Twenty-five riders descend on South Beach for what may become an annual event

There were more than just seagulls flying above the waves at South Beach last weekend.

Jet skis rocketed through the air from morning until evening Saturday and Sunday in the first-ever Crescent City Freeride. The unofficial event brought out 25 jet skis.

Many local riders joined professional and amateur riders on the waves, learning tips and tricks from some of the best around.

"There are guys from Washington, Idaho, California and all over Oregon that have come down for this," said pro rider Pete McCafee, 31, of Medford.

Kendri and Roy Rook, of Crescent City, spearheaded the effort to hold a Freeride in Del Norte in hopes of

making it an annual event.

Leaving river, lake behind

McCafee was one of the top riders at the event.

On the surf, he stood out with some of the biggest air, flips and rolls of the weekend.He was also intent on helping to teach tricks to anyone who wanted to learn - helping Stuart Allison land his first-ever backflip on Saturday.

It wasn't that long ago, that McCaffe himself was new to the sport.

The Odessa, Texas, native grew up riding dirt bikes and motorbikes, but never competitively. When he moved to Medford in 2009, he decided to try out jet skis.

"Hoping on a jet ski felt like the closest thing on the water to jumping on a dirt bike," McCafee said. "That made it an easy transition into this sport."

He learned to love jet skiing on the lakes and rivers of Oregon. After seeing the Surf Slam competition in Pacific City, Ore., however, McCafee knew he had to give it a shot in the ocean.

So McCafee jumped in his car and headed south on Highway 199 to try out his jet ski in the ocean on South Beach.

"I remember thinking that I was pretty good on the lake and thinking that I was in pretty good physical shape.," McCafee recalls. "Then I came out here and within about five minutes I was on the beach throwing up. It absolutely kicked my butt."

After McCafee recovered from the initial shock of ocean jet skiing, he quickly fell in love.

"I can't ride the lake or river anymore because it is boring," he said. "Out here, you have constant action, there is always a wave to hit, it is just a lot of fun."

After a couple years riding in amateur competitions, McCafee is preparing to make the leap to professional jet ski riding with the International Freestyle Watercraft Association.

"I am just getting started," McCafee said of his pro career. "This is really my pro debut this year. I just want to kind of see how it goes and where my sponsorship takes me. But I am thinking that you will probably see me at a couple stops on the World Tour this next season. It is looking pretty promising."

McCafee is currently sponsored by Blowsion, Cold Fusion, Champion Timepieces, Salty Investments and Fiber lay.

Lost leg not an obstacle

While McCafee is jumping waves and flipping through the air on his jet ski it's hard to notice, but when he's back on the beach his neon orange carbon-fiber right leg is hard to miss.

"People always ask me if I ever see sharks out here. I always tell them, 'Just the one that got my leg,'" McCafee said with a laugh, before clarifying that he was joking.

It was in fact genes, not a shark, that eventually claimed McCafee's leg. Rather than viewing the situation as an obstacle that he has had to overcome, however, it has just become a part of who he is.

"It is something that I have dealt with for pretty much my whole life," McCafee said. "I had a birth defect ... I had a built-up platform that I walked on, I had some injuries and I had an amputation. It is just something that I have learned to deal with. It is just a part of me. I wouldn't even know what to do with a real leg anymore. It feels so natural out there."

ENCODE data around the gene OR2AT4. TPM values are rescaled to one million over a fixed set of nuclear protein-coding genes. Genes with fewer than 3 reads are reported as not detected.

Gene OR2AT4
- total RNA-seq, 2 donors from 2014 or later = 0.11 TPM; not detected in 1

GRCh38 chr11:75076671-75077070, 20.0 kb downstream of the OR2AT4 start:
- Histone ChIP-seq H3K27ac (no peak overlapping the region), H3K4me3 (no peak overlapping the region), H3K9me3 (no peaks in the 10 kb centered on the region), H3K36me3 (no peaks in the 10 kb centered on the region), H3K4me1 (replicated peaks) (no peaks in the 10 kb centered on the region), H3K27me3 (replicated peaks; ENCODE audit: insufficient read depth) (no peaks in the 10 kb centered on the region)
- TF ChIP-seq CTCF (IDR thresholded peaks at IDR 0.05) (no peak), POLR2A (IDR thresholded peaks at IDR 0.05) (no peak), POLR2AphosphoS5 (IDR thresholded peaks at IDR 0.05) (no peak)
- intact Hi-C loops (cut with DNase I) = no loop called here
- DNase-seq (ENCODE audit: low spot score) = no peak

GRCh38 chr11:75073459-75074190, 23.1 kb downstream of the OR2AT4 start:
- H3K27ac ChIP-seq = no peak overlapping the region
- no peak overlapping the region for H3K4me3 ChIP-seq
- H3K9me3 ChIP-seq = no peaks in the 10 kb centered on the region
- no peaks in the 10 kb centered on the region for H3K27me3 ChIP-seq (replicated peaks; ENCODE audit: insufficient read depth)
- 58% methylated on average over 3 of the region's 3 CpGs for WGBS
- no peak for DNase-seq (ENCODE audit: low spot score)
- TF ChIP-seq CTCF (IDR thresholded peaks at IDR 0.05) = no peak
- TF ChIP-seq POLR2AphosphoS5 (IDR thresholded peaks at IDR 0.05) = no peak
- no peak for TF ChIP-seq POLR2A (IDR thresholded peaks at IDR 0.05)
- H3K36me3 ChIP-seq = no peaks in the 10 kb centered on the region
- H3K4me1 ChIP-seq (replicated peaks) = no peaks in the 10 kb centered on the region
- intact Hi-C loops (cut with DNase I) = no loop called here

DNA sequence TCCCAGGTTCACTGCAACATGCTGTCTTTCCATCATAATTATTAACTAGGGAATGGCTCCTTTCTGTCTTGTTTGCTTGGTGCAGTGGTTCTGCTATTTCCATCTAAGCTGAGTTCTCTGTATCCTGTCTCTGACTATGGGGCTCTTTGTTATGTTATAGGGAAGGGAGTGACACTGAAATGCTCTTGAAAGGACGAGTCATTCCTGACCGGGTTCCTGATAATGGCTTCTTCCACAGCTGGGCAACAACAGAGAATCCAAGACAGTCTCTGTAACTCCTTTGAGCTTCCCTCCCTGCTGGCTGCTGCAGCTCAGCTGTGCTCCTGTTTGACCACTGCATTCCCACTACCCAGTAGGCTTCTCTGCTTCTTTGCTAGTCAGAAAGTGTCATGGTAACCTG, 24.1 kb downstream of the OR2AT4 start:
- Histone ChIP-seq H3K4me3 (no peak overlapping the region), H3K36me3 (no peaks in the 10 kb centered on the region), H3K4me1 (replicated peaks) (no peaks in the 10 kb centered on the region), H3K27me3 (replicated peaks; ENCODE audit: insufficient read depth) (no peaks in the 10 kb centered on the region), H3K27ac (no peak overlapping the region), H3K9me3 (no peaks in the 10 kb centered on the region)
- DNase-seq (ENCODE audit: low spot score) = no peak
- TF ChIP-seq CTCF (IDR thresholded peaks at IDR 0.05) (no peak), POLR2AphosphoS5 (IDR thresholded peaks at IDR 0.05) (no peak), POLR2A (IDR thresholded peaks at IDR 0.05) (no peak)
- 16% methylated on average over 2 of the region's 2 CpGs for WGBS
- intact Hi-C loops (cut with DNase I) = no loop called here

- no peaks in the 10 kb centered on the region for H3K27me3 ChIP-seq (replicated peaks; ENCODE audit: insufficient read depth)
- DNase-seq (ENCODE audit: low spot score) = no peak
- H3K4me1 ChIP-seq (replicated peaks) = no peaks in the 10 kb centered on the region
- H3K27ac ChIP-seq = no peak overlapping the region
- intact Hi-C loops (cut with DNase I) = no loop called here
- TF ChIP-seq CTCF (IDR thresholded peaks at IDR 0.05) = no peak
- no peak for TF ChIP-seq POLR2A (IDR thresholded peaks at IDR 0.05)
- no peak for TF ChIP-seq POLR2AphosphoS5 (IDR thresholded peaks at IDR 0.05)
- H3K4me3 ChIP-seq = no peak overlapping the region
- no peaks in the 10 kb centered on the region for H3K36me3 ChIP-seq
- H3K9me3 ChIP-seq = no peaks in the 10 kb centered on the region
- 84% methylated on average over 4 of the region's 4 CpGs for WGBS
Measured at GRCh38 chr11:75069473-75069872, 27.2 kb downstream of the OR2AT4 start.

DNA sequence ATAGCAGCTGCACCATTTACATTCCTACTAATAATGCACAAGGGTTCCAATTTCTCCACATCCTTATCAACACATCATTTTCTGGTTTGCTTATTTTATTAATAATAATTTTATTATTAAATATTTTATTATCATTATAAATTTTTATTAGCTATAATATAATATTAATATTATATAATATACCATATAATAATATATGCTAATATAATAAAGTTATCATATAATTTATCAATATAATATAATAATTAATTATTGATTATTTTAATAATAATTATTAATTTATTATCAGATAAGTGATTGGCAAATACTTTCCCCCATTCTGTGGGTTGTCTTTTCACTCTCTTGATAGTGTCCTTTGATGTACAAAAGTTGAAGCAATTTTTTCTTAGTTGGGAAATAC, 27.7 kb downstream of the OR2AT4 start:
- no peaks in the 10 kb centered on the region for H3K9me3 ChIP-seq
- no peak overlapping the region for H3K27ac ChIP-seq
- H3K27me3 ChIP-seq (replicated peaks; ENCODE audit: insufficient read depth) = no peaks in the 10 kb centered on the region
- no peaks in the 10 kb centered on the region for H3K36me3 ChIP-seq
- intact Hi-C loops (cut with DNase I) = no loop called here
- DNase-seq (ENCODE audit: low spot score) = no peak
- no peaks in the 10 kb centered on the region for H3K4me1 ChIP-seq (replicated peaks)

'Laid back and cool'

It was the adrenaline-inducing nature of jet skiing on the ocean that got him hooked, but it was the nature of the people involved with the sport that kept McCafeecoming back.

"Jet skiing is fun, but really, it is the people in the sport that make it great," McCafee said. "Everyone is really laid back and cool with everyone."

Not all sports are that way - especially motor sports.

Garrison Gregg, from Grants Pass, raced motorcycles until he was 17. Since making the switch to become an amateur jet ski rider, Gregg has been amazed at how helpful everyone in the sport has been.

"In motocross, everybody hides in their trailer," Gregg said. "They hide their bikes and keep all these secrets. Out here everybody is accepting. They will just tell you what they have got. They will tell you what works best for what."

Sharing space with surfers

There is a storied rivalry between jet skiers and surfers as both groups battle for the best waves along the coast, but in Crescent City that battle is less pronounced.

McCafee and Gregg both said that it is rare to see another jet ski on South Beach when they come down, though surfers are fairly common.

McCafee said that after three years of coming to South Beach, he has met and gets along with most of the local surfers.

"It is a great beach," McCafee said. "The surfers are actually very accepting on this beach compared to other places. I just try to give them plenty of space. Obviously I have a motor so it is easier for me to find another break. It is more difficult for those guys. So I try to be very passive with them and let them hold wherever the break is."

Over the weekend, there were a lot more jet skis on the beach than usual, but they were still able to share the waves with the surfers. The Freeride took place in front a 200-foot stretch of beach and was generally confined to two riders at a time.

"I think it is just kind of a shocking thing to see this many jet skis at one time on this beach," McCafee said. "It is a little bit overwhelming, but I am hoping that we can be nice, get along with everybody, and see if we can make this thing happen once a year."

Reach Michael Zogg at